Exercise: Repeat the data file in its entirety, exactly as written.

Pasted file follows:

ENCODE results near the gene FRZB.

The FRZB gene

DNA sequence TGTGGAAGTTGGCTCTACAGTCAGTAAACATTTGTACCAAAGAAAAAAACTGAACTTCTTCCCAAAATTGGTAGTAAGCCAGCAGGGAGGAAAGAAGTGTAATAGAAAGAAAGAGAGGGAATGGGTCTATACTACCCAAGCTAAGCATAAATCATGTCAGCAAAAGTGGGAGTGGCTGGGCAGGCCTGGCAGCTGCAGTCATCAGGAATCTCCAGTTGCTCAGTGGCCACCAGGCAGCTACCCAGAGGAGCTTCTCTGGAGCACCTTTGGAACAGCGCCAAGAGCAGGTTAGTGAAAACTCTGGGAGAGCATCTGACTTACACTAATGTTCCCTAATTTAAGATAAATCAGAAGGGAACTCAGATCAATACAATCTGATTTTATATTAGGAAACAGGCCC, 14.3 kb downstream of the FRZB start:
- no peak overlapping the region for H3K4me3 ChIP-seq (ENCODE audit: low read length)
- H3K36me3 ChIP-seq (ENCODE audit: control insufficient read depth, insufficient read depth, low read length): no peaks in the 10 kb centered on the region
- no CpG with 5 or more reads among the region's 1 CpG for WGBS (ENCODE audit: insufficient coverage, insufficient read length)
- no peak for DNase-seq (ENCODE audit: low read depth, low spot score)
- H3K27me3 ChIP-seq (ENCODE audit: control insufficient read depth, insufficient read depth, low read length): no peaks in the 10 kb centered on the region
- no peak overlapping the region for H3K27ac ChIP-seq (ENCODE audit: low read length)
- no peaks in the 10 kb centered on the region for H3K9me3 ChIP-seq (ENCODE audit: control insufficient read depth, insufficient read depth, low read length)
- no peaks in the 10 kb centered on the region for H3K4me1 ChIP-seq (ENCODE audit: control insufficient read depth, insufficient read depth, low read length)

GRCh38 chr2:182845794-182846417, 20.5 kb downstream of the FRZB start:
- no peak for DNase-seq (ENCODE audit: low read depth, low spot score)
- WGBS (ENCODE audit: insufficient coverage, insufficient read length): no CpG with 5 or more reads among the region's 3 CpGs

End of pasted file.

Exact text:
ENCODE results near the gene FRZB.

The FRZB gene

DNA sequence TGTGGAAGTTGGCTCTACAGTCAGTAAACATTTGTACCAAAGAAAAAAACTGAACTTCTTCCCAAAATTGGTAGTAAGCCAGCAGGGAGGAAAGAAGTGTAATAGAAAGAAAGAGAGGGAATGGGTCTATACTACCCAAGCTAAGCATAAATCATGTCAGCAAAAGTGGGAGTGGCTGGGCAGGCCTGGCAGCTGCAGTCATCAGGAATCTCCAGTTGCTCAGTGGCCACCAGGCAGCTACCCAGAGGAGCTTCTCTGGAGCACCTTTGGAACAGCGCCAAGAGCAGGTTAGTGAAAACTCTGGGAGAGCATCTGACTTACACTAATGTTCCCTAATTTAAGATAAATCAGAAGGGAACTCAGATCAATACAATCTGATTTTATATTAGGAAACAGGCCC, 14.3 kb downstream of the FRZB start:
- no peak overlapping the region for H3K4me3 ChIP-seq (ENCODE audit: low read length)
- H3K36me3 ChIP-seq (ENCODE audit: control insufficient read depth, insufficient read depth, low read length): no peaks in the 10 kb centered on the region
- no CpG with 5 or more reads among the region's 1 CpG for WGBS (ENCODE audit: insufficient coverage, insufficient read length)
- no peak for DNase-seq (ENCODE audit: low read depth, low spot score)
- H3K27me3 ChIP-seq (ENCODE audit: control insufficient read depth, insufficient read depth, low read length): no peaks in the 10 kb centered on the region
- no peak overlapping the region for H3K27ac ChIP-seq (ENCODE audit: low read length)
- no peaks in the 10 kb centered on the region for H3K9me3 ChIP-seq (ENCODE audit: control insufficient read depth, insufficient read depth, low read length)
- no peaks in the 10 kb centered on the region for H3K4me1 ChIP-seq (ENCODE audit: control insufficient read depth, insufficient read depth, low read length)

GRCh38 chr2:182845794-182846417, 20.5 kb downstream of the FRZB start:
- no peak for DNase-seq (ENCODE audit: low read depth, low spot score)
- WGBS (ENCODE audit: insufficient coverage, insufficient read length): no CpG with 5 or more reads among the region's 3 CpGs